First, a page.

Jury Finds Wilkins Guilty in Crash Death

It took seven hours of deliberation Thursday by a 12-person jury to find Scott Wilkins guilty for causing the death of Kami Ellis.
At 10:34 p.m. Thursday, the jury presented Superior Court III Judge Joe Sutton with its verdict. It found Wilkins guilty of causing death while operating a motor vehicle with marijuana or a metabolite of marijuana in his system, a level four felony. He also was found guilty of failure to remain after an accident causing death, a level five felony. He was found not guilty of reckless homicide, according to the jury.
Wilkins, 37, of 136 N. Main St., Milford, crashed a Nissan 350Z on Dec. 27, 2014, and left Ellis, 27, Nappanee, to die in the burning vehicle. The crash was on CR 1350N, Milford.
Sutton scheduled Wilkins’ sentencing for 9 a.m. March 16, and raised his bond from $20,000 to $100,000. Wilkins has been held in Kosciusko County Jail since his arrest.
Prosecuting attorney Karin McGrath began her closing argument Thursday afternoon by showing the jury a photo of the deceased, advising that because of Wilkins’ behavior, she no longer had a future.
“Her hopes and dreams turned to ashes on CR 1350N that night,” McGrath told the court. She advised that Wilkins was able to walk four miles from the scene of the crash back to his Milford apartment, so he should have been able to aid Ellis or find help. But he did not, instead going to his apartment and having a friend help take care of him, disregarding Ellis and the car.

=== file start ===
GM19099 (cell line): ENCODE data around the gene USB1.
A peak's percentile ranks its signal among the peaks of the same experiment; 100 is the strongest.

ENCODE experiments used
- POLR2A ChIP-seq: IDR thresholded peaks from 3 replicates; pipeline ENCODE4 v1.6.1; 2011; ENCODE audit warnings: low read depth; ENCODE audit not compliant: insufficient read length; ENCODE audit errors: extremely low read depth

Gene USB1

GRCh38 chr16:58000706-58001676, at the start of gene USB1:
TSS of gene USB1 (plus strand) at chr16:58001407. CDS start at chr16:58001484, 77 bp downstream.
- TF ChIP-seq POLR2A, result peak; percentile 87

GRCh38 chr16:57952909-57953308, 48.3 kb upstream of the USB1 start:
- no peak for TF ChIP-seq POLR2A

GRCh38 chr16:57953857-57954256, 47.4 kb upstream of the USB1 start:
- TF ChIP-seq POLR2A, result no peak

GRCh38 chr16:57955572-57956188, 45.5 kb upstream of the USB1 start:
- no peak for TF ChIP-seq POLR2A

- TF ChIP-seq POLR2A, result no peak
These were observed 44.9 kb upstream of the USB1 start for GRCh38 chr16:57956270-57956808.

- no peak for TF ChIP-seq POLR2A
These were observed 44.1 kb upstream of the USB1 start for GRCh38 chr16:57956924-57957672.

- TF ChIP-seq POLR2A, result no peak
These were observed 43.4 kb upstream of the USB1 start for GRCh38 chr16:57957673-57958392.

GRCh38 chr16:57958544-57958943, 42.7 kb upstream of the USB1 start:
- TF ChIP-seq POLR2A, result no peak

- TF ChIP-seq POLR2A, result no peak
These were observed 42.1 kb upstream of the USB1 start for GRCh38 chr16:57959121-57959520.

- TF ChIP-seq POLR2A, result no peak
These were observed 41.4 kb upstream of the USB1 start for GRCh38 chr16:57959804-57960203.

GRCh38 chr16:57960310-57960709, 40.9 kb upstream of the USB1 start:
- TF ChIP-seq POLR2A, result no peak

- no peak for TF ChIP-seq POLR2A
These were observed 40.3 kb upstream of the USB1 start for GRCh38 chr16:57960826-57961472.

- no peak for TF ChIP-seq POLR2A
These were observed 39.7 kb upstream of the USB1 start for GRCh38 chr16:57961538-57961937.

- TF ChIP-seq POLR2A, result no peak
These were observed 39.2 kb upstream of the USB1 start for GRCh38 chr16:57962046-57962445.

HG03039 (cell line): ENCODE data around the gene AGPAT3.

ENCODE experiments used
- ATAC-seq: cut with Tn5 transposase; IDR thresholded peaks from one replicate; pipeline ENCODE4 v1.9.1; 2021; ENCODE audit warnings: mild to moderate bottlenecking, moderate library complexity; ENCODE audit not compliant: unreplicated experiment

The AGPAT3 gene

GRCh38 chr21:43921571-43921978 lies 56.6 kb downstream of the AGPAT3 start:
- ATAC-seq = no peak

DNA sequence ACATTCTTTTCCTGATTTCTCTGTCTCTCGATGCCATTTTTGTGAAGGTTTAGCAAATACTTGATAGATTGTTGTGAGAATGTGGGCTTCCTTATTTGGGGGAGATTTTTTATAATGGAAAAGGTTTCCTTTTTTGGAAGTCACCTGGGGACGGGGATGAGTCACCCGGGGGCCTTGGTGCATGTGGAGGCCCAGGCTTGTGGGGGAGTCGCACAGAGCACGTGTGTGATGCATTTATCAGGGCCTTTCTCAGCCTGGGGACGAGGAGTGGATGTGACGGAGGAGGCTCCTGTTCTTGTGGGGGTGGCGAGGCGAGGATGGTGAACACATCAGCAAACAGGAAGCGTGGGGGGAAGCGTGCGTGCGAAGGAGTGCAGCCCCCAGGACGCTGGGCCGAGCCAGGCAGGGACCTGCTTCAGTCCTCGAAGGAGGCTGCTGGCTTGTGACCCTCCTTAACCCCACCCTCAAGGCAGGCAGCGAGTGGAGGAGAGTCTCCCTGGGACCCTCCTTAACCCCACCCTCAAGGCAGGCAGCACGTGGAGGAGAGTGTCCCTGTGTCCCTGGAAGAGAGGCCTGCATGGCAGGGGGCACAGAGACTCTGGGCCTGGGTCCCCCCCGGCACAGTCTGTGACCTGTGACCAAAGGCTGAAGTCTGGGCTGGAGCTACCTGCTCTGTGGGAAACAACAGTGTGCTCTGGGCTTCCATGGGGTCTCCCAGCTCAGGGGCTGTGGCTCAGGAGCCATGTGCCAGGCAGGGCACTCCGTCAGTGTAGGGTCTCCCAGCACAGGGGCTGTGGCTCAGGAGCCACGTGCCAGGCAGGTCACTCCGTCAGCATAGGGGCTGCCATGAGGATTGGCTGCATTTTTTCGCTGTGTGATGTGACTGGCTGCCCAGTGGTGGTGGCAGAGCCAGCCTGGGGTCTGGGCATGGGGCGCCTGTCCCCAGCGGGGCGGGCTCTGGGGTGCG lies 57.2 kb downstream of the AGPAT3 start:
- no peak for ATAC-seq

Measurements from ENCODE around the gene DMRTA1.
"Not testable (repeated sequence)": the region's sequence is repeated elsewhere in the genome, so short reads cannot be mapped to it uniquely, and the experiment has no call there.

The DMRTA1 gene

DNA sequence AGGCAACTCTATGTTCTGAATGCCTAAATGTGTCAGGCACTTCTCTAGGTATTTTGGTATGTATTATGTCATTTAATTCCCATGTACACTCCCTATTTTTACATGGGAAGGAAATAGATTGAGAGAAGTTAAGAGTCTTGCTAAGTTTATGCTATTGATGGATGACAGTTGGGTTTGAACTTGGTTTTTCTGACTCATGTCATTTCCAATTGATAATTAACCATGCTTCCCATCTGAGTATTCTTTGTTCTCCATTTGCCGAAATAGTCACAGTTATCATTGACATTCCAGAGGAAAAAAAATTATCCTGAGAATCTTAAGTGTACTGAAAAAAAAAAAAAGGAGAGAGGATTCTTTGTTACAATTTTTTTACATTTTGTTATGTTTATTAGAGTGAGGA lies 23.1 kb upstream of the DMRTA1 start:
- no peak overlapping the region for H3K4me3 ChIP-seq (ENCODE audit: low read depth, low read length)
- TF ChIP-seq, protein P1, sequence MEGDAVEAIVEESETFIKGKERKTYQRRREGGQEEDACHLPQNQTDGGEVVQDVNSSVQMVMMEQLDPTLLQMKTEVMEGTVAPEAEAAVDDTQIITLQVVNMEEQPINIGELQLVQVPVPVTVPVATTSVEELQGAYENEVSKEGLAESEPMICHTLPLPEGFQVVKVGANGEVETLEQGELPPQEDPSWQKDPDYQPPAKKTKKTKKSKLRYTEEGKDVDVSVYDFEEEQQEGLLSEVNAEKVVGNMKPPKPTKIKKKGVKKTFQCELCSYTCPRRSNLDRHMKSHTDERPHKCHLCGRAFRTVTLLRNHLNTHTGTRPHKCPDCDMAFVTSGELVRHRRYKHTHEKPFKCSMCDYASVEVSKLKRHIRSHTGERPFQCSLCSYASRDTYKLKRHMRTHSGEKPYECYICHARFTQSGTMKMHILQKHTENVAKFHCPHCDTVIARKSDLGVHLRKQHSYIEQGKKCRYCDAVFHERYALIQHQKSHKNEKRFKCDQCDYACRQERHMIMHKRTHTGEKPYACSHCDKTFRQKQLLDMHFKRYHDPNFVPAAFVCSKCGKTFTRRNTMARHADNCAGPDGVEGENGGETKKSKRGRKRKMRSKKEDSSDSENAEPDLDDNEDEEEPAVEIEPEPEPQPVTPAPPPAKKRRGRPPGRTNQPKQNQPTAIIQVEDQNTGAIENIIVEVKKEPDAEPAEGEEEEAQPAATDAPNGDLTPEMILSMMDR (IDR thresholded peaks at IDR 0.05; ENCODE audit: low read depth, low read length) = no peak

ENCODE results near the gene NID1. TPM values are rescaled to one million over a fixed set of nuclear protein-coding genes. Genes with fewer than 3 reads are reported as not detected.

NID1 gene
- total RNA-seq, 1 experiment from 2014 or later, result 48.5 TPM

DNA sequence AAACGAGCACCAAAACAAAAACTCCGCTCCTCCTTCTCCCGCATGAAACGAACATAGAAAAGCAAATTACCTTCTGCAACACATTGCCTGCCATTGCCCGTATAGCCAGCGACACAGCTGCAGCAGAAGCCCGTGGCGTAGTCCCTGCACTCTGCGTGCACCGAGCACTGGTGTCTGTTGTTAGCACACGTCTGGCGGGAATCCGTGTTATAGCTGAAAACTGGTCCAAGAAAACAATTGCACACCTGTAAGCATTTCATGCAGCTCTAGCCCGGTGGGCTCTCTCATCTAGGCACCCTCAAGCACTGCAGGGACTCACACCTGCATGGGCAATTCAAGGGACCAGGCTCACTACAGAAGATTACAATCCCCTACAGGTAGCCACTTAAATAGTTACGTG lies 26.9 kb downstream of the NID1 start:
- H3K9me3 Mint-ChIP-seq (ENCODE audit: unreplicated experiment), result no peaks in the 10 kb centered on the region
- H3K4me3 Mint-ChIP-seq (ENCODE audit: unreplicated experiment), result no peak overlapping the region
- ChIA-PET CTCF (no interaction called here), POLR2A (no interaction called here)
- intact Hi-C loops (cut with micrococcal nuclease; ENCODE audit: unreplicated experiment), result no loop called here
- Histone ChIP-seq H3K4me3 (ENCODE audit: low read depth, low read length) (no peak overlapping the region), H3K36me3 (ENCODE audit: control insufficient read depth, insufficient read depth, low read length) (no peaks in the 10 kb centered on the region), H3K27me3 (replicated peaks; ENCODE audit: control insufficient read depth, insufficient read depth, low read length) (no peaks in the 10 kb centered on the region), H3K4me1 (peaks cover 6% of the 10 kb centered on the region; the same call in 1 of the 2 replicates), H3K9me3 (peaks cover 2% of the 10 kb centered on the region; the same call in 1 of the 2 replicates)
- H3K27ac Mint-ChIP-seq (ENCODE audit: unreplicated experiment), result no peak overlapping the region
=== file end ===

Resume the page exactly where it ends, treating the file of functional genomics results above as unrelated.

Wilkins’ attorney, Mark Caruso, then told the jury that the events that took Ellis’ life were tragic and unfortunate, but that Wilkins had no memory of them. He said that Wilkins was incoherent after the accident, as he suffered from broken bones in his face, arm and foot. No one can explain how he arrived back at his apartment that night, Caruso said. He argued that his client was not the “cold, calculated killer” that McGrath made him out to be. He was injured, he was scared and he was incoherent.
McGrath gave the closing comments for the trial before the jury deliberated. She produced a pink cowboy boot, the one that ended up outside the Nissan, while the other was found on Ellis’ dead body. Of Wilkins, McGrath said, “With THC in his blood and cowardice in his soul, he left Kami.” She told the jury that he was not confused or “out of it,” he knew what he was doing. Deposition from witnesses confirmed this, she said.
The trial lasted four of its five scheduled days, though it kept the involved parties inside the courthouse till late in the night Thursday.